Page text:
Chakales, Bob

Primary Position: Relief pitcher
Birthplace: Asheville

First, Middle Names: Robert Edward            Nickname: The Golden Greek
Date of Birth:  Aug. 10, 1927  Date and Place of Death: Feb. 18, 2010, Richmond, VA
Burial: Westhampton Memorial Park, Richmond, VA

High School: Benedictine High School, Richmond, VA
College: Did Not Attend

Bats: R             Throws: R        Height and Weight: 6-1, 185
Debut Year: 1951       Final Year: 1957          Years Played: 7
Teams and Years: Cleveland Indians, 1951-54; Baltimore Orioles, 1954; Chicago White Sox, 1955; Washington Senators, 1956-57; Boston Red Sox, 1957

Career Summary
G         W        L          Sv        ERA     IP         SO       WAR
171     15       25        11        4.54     420.1  187      0.3

Bob Chakales was a serviceable and, at times, effective relief pitcher during his seven years of bouncing around the American League. When he retired, he turned an avocation, golf, into a lucrative second career building courses all over the country.

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Bradley, Tom

Primary Position: Starting pitcher
Birthplace: Asheville

First, Middle Names: Thomas William
Date of Birth:  March 16, 1947
Current Residence: Barboursville, WV

High School: Falls Church High School, Falls Church, VA
College: University of Maryland, College Park, MD

Bats: R             Throws: R        Height and Weight: 6-2, 180
Debut Year: 1969       Final Year: 1975          Years Played: 7
Teams and Years: California Angels, 1969-70; Chicago White Sox, 1971-72; San Francisco Giants, 1973-75

 Career Summary
G         W        L          Sv        ERA     IP         SO       WAR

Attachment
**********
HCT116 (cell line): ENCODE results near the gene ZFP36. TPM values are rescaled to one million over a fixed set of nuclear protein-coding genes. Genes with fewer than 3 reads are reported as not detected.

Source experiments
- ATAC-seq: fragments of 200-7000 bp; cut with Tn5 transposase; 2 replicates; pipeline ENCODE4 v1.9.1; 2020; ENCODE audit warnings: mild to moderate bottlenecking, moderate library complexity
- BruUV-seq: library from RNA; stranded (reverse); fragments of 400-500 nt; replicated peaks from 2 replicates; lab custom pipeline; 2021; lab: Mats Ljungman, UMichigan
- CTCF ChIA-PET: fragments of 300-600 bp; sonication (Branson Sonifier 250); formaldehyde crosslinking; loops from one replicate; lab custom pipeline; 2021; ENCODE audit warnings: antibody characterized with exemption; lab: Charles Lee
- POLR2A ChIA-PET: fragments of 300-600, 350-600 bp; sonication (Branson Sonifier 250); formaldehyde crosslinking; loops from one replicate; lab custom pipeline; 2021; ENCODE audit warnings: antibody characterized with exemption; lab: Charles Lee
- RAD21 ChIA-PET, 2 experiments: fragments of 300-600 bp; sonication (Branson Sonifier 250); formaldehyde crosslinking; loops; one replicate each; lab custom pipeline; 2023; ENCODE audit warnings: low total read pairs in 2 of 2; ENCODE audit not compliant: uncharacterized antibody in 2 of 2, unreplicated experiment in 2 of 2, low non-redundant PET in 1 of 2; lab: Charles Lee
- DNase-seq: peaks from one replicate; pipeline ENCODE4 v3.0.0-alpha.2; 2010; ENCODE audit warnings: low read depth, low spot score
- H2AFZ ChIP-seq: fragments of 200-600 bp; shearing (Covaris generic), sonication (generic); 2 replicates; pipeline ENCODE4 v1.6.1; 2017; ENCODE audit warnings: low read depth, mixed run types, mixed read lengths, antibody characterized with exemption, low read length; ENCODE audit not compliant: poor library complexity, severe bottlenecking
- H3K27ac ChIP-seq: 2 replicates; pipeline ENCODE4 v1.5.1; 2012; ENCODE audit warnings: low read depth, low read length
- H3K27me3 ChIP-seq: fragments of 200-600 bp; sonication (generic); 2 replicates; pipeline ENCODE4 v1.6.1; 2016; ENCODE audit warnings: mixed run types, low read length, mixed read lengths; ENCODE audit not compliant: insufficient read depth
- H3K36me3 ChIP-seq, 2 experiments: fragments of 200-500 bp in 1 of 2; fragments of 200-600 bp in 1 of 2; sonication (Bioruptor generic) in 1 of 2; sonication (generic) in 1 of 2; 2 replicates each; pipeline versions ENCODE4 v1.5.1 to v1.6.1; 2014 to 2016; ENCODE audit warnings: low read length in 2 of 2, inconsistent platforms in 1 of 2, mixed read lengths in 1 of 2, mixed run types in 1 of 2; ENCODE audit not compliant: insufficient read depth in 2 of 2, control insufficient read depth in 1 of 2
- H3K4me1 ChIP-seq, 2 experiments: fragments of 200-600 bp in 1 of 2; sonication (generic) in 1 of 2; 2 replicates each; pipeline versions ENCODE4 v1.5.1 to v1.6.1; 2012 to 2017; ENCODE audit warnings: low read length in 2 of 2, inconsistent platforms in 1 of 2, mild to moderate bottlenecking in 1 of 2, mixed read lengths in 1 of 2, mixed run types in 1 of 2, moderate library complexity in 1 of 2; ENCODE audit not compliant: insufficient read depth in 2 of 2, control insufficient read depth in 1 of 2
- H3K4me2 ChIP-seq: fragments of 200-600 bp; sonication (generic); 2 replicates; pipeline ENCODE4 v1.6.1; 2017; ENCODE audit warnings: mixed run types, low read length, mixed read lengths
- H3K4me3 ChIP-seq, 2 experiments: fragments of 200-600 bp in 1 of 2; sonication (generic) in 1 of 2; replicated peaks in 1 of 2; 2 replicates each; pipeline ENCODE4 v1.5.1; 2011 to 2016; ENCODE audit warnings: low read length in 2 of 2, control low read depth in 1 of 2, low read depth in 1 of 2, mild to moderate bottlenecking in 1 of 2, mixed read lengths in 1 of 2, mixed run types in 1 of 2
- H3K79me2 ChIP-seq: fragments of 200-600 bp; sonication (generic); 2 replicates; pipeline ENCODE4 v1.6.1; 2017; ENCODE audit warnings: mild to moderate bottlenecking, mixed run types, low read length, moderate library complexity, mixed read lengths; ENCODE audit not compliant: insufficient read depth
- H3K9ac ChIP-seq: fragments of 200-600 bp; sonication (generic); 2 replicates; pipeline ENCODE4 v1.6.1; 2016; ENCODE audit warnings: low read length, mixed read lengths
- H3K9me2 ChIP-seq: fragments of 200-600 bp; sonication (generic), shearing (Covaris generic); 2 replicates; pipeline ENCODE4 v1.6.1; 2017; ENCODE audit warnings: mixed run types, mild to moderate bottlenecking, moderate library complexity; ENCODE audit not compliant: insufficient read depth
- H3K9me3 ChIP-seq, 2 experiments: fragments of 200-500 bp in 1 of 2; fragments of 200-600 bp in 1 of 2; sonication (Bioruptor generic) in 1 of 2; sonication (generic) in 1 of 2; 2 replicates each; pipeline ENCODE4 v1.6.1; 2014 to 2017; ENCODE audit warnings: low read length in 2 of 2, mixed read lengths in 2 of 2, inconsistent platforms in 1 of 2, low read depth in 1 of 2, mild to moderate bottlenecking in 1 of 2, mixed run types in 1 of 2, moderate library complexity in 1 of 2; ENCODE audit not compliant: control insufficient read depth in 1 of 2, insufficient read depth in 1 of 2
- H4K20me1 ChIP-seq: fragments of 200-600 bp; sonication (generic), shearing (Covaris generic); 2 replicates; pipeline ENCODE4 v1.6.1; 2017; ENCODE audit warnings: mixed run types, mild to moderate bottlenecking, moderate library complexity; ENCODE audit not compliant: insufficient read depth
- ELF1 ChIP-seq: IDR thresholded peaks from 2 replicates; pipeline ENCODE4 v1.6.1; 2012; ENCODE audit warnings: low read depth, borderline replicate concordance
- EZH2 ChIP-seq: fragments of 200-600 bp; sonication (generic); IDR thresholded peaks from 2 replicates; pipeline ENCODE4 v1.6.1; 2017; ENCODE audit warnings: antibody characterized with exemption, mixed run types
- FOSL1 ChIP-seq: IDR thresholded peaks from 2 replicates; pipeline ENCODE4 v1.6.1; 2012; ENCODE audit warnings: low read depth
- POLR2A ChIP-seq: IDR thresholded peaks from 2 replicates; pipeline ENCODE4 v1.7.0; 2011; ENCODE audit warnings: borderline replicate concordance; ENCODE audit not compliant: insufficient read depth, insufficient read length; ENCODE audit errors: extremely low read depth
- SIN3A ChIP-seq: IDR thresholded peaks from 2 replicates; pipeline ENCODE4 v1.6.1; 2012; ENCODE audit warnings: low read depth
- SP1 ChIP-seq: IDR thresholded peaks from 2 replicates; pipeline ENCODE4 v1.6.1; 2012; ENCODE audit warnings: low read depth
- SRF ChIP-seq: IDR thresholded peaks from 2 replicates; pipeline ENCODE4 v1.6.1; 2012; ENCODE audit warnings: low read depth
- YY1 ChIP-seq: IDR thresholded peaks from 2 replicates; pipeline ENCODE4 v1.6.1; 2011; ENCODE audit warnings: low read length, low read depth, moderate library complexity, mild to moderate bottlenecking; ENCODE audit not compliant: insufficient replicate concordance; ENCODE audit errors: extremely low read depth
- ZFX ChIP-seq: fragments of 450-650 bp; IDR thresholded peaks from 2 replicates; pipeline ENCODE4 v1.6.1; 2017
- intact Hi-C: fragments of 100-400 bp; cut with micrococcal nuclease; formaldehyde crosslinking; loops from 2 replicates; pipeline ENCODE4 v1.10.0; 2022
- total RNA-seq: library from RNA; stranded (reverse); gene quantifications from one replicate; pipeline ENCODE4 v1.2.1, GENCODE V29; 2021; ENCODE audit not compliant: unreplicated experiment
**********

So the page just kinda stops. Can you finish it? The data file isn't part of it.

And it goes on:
183    55      61        2          3.72     1017.2 691      10.1

Awards/Honors: Boys of Summer Top 100

Tom Bradley is almost certainly the only major-league pitcher who could read The Aeneid in its original Latin. He could also speak Greek and was such a nonstop conversationalist in his native English, always buzzing about looking for someone to talk to, that his teammates once playfully waved flyswatters at him in the clubhouse as if warding off a bothersome insect.

In a sport where most players don’t attend or finish college, Bradley was a scholar, but he was also a pretty decent pitcher. The big righthander was a durable workhorse, logging more than a thousand innings from 1970-73, his most-productive seasons. His 3.72 lifetime earned-run average, or ERA, is 19th among North Carolina pitchers with at least 500 innings in the major leagues. Had he played for better teams, Bradley would have likely ended with a winning record. Even so, he’s still 60th on the Tarheel Boys’ of Summer Top 100.

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Whisenant, Pete

Primary Positions: Centerfield, leftfield
Birthplace: Asheville

First, Middle Names: Thomas Peter
Date of Birth:  Dec. 14, 1929  Date and Place of Death: March 22, 1996, Port Charlotte, FL
Burial: Cremated

High School: Paw Creek High School, Paw Creek, NC
College: Did Not Attend

Bats: R             Throws: R        Height and Weight: 6-2, 190
Debut Year: 1952       Final Year: 1961          Years Played: 8
Teams and Years: Boston Braves, 1952; St. Louis Cardinals, 1955; Chicago Cubs, 1956; Cincinnati Redlegs, 1957-60; Cleveland Indians, 1960; Washington Senators, 1960; Minnesota  Twins, 1961; Cincinnati Reds, 1961

Career Summary
G         AB       H         R          RBI      HR       BA.      OBP.    SLG.     WAR
465   988    221     140     134      37       .224     .284     .399     1.6

 An intense competitor, Pete Whisenant was thought to be just a few steps from stardom when he signed his first professional contract as one of North Carolina’s most-prized prep players. It was not to be, however. After an eight-year career on seven big-league clubs, Whisenant retired as a reserve outfielder with a .224 career batting average.

He had short careers as a major-league coach and minor-league manager after his playing days and longer ones as the director of a popular baseball camp and as a businessman who owned vending machines and sold baseball memorabilia. That last endeavor led to a partnership with Pete Rose, the game’s all-time hits leaders, that didn’t end that well.

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